“The Hour of Our Belief” by Mary Mclaughlin Slechta

Mary McLaughlin Slechta


I want to know who cried for the toy I found out back this afternoon.
Was it the same child who ate a sandwich made from the bread
out of the plastic bag I found last week? So difficult to date plastic.
The toy gas pump promises five cents a gallon.
That would make a dollar’s worth about a tank.
Maybe 1960. Maybe a politician now. Small world.
Someone who keeps voting for war to save our way of life.
The Onondagas want the land returned to their stewardship.
They want the lake cleaned properly.
They want everything back the way it was
before that odious Simon LeMoyne grabbed all the salt
for his three-minute egg. Before his flock fouled the water.
I want everything put back. The toy put back in the boy’s pocket
and the boy’s father back on a ship beside his parents.
I want the ship setting a reverse course for the shores of Europe.
Before they arrive I want Hitler back in his mother’s womb
and the reset stone in her garden wall
back in the path of her thin-soled slipper.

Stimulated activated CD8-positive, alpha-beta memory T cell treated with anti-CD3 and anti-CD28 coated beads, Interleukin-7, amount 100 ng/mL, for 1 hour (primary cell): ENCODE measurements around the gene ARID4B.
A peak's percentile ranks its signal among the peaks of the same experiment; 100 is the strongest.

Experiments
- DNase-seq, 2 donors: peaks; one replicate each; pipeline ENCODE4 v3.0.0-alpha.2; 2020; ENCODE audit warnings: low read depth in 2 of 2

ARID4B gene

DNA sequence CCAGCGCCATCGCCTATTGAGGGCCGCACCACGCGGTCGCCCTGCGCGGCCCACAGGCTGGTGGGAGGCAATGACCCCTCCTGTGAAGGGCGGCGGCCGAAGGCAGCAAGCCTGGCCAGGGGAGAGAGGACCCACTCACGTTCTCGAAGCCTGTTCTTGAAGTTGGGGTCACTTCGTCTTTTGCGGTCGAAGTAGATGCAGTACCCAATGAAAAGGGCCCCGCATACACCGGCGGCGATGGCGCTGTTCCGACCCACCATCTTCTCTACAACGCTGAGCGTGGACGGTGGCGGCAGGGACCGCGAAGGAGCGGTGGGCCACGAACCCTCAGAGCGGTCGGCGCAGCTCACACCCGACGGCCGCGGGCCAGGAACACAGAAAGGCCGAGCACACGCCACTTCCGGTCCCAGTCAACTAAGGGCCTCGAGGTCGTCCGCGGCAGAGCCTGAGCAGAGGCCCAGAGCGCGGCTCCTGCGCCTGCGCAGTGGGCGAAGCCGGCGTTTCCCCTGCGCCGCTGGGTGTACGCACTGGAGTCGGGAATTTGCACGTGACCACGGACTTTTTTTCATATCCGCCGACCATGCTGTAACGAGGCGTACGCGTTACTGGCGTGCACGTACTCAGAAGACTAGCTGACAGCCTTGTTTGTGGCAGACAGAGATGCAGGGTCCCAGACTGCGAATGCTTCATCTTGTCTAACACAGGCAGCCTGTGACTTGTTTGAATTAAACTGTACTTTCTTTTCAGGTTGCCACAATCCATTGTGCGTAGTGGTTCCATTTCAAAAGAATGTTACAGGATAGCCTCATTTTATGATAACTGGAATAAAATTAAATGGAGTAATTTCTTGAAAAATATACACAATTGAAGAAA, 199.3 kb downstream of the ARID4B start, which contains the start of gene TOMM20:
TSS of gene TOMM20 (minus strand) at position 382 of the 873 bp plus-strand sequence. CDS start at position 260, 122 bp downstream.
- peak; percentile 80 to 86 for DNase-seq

The passengers will insist on sandwiches, I suppose,
lovely little sandwiches wrapped in paper.
If they trim the bread, let them leave the crusts behind
to feed the birds a lavish supper. Then let the birds go back
to eating whatever it is they did before McDonald’s.
I’ll go back too, a circuitous route by wagon first,
returning my skillet to the forge, my rolling pin to the forest,
discharging my nose and hair like a Halloween mask,
my skin like a suit of mail: a withered champion,
at last, more onion and potato than flesh and bone,
ascending the bow of a ship from the cool dry cellar of my soul.
Oh, amazing grace! To cross the dangerous shoals
where the bones sing home all the ships at sea.
Let the women swallow back air they churned to storm.
Let them refill the lungs of children
they pull from waves and wrest their husbands
from the teeth of sharks. In the restored calm,
let memory whet my tongue
for the anchor of my mother’s food.
On shore, my father waits.
His hands are empty with missing me.
Let the glint at his feet in the sand
be only the sun, chasing the tail
of a golden worm.

from Rattle #31, Summer 2009
Tribute to African American Poets


Mary Mclaughlin Slechta: “As I restored the soil of my city garden, each token of former human activity became a little mystery. I also thought a lot about the much abused Onondaga Lake we can almost see from the back window and the Onondaga land claim that embraces the lake as well as this poorly treated land. This poem is dedicated to all of us moved and removed, but mostly to the long, juicy worms that have wiggled back from who knows where.”

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